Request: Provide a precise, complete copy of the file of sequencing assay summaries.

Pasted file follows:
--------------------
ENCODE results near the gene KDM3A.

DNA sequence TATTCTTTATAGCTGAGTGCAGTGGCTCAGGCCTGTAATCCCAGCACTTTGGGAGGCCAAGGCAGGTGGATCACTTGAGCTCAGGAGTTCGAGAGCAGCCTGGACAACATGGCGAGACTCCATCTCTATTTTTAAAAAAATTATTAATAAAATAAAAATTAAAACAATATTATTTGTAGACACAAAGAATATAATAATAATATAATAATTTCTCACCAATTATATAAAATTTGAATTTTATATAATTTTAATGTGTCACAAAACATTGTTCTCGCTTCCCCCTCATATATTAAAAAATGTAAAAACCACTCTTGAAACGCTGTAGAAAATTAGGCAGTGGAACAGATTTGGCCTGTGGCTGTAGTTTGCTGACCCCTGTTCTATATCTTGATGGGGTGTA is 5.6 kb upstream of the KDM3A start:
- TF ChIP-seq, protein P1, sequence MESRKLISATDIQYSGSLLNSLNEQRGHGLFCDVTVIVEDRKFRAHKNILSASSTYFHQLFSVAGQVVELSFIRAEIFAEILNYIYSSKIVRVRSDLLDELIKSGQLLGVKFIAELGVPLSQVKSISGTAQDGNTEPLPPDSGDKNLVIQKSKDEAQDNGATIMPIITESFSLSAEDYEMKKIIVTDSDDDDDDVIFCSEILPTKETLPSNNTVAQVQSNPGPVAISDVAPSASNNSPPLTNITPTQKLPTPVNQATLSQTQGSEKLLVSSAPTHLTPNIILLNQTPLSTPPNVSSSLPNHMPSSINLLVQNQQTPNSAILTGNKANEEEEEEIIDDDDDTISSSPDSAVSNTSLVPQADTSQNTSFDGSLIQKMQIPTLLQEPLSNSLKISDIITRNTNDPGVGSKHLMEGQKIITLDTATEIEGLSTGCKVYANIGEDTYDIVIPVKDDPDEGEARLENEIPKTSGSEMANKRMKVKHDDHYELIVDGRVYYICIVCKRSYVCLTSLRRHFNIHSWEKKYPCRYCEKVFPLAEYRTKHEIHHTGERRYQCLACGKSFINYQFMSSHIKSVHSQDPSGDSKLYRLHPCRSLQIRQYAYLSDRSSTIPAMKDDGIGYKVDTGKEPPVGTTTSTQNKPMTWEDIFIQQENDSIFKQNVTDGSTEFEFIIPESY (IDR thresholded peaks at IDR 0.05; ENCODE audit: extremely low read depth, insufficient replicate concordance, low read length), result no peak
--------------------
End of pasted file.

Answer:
ENCODE results near the gene KDM3A.

DNA sequence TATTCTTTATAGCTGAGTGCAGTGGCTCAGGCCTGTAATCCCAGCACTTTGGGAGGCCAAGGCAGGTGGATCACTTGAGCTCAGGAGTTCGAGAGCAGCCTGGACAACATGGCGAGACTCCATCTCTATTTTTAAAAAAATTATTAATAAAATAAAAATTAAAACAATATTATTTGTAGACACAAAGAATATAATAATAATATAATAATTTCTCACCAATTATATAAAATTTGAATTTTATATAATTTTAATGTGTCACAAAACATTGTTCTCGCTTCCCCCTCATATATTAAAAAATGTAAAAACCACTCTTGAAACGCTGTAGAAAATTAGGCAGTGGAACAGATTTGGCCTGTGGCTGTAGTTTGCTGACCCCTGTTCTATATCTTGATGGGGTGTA is 5.6 kb upstream of the KDM3A start:
- TF ChIP-seq, protein P1, sequence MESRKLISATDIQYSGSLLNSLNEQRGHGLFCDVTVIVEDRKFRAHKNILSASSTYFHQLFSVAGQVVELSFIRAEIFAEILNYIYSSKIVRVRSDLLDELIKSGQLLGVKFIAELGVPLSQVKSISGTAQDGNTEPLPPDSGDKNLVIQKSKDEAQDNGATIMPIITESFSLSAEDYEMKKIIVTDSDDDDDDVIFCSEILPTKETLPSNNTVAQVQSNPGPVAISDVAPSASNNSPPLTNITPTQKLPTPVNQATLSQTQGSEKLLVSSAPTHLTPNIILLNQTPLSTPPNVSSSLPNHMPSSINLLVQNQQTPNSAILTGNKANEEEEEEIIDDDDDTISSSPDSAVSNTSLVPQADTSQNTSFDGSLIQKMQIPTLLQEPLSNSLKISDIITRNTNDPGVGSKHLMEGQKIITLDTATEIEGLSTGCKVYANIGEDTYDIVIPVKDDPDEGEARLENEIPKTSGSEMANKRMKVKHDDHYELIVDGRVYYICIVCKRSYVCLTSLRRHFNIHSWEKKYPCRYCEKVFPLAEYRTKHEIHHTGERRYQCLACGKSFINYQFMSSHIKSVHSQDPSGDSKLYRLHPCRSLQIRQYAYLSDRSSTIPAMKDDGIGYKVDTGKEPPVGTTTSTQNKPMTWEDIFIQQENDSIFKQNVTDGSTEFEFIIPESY (IDR thresholded peaks at IDR 0.05; ENCODE audit: extremely low read depth, insufficient replicate concordance, low read length), result no peak